There’s just one issue. “Akira Yoshida” was a pen name used by C.B. Cebulski in 2004 and 2005 as he broke into comic book writing by pretending to be a promising Japanese scribe. Although Cebulski has lived in Japan, he is a white American.

Although it was long-rumored in the comic book world that Yoshida was, indeed, Cebulski, no one investigated deeply. Since he retired the pseudonym fairly quickly, the rumors might have died.

As comic book writers go, Akira Yoshida boasts an impressive résumé. In two years, he went from complete obscurity to working on popular titles such as “Thor: Son of Asgard” and “X-Men: Age of Apocalypse.” The latter was made into a major mainstream movie in 2016 that grossed more than half a billion dollars.

There’s just one issue. “Akira Yoshida” was a pen name used by C.B. Cebulski in 2004 and 2005 as he broke into comic book writing by pretending to be a promising Japanese scribe. Although Cebulski has lived in Japan, he is a white American.

Although it was long-rumored in the comic book world that Yoshida was, indeed, Cebulski, no one investigated deeply. Since he retired the pseudonym fairly quickly, the rumors might have died.

From New York Times bestselling author Lauren DeStefano comes a delightful tale of a girl who can talk to ghosts that’s perfect for fans of Neil Gaiman and Holly Black.

Pram Bellamy is special--she can talk to ghosts. She doesn't have too many friends amongst the living, but that's all right. She has her books, she has her aunts, and she has her best friend, the ghostly Felix.

Then Pram meets Clarence, a boy from school who has also lost a parent and is looking for answers. Together they arrive at the door of the mysterious Lady Savant, who promises to help. But this spiritualist knows the true nature of Pram's power, and what she has planned is more terrifying than any ghost.

Mark Haddon’s hugely popular tale of a teenager and a canine death, The Curious Incident Of The Dog In The Night-Time receives a stage makeover courtesy of award-winning playwright Simon Stephens.

The Curious Incident Of The Dog In The Night-Time is the story of Christopher, a 15 year old boy who becomes a suspect when Mrs Shears’ dog, Wellington, is speared with a garden fork.

Though exceptional at maths, Christopher cannot interpret every day life. He has never passed the end of the road by himself, he hates to be touched and he doesn’t trust strangers. Yet he embarks on a mission to discover the truth about Wellington’s untimely death, recording everything in a notebook. His detective work, forbidden by his father, takes him on a frightening journey as he tries to solve The Curious Incident Of The Dog In The Night-Time.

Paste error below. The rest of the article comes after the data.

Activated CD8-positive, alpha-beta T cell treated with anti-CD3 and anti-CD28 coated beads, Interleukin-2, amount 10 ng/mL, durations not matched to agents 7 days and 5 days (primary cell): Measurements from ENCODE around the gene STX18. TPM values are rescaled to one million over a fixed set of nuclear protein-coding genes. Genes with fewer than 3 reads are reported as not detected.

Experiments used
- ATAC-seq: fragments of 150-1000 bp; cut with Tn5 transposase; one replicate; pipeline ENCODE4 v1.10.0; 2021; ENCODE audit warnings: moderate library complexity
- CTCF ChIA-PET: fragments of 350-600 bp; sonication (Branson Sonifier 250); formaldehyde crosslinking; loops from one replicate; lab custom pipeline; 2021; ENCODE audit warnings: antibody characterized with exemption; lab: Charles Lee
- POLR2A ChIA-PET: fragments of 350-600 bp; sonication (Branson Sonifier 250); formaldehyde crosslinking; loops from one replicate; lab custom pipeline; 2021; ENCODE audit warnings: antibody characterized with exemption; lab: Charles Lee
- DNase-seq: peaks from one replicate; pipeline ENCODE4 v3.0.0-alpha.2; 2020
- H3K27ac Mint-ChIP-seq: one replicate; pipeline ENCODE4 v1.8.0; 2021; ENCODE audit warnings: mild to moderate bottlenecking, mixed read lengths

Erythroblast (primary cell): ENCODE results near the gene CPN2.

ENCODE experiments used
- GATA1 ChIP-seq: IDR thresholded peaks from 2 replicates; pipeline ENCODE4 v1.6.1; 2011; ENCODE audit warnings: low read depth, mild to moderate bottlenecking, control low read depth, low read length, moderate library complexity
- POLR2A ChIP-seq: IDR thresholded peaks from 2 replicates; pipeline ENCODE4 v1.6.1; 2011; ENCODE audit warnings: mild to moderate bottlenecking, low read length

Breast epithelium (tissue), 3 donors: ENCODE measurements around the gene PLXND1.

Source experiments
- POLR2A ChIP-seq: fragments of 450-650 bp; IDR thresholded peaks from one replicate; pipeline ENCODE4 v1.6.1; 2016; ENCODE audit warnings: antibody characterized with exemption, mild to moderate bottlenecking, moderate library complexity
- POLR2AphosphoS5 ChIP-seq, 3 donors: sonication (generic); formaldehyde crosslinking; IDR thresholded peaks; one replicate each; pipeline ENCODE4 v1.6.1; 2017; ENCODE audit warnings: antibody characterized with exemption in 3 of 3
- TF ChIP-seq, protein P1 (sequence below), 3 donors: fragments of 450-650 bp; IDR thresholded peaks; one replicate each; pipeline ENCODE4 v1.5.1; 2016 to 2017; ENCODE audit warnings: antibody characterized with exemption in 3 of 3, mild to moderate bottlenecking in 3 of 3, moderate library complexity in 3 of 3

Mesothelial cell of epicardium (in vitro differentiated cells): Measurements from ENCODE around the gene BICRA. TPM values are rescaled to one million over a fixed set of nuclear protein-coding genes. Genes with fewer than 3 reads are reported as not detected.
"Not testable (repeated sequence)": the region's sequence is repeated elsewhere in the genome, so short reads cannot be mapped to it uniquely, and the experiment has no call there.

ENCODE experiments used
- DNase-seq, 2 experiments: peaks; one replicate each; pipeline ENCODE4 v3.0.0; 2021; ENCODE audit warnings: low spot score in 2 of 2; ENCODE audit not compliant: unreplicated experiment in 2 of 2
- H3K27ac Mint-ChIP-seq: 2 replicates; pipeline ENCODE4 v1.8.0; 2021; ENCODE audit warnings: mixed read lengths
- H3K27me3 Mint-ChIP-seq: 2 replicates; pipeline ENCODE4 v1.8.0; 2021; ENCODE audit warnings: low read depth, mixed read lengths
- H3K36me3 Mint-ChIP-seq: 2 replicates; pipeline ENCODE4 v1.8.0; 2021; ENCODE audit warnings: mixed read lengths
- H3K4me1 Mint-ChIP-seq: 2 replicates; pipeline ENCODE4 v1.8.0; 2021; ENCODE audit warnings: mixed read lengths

When I heard that Lauren DeStefano was writing a middle grade, I couldn’t wait to read it. I’m a big fan of her work and, as a writer, I’m inspired by her beautiful prose and captivating stories. I finished A Curious Tale of the In-Between today and it didn’t disappoint. It was beautiful. If middle grade fiction is this good, then I really need to read more of it.

Some of the themes were pretty dark, and no, I’m not talking about the ghosts! A Curious Tale tackles themes like death, mental health and suicide. Some people might find that a bit too much, but I loved this book for it. I’m an advocate of literature being open and willing to discuss topics that are often pushed to one side. Within the first couple of pages I was reminded of Neil Gaiman’s work., or even a Tim Burton film, and I knew I was going to love it.

Lauren weaves other themes through this haunting book. Friendship and family play a big part in the narrative. Pram’s only friend is a ghost, and her aunt’s are concerned about her tendency to talk to ‘imaginary friends’. But Pram is concerned about other things. She’s growing up, and she wants to know the truth about her parents.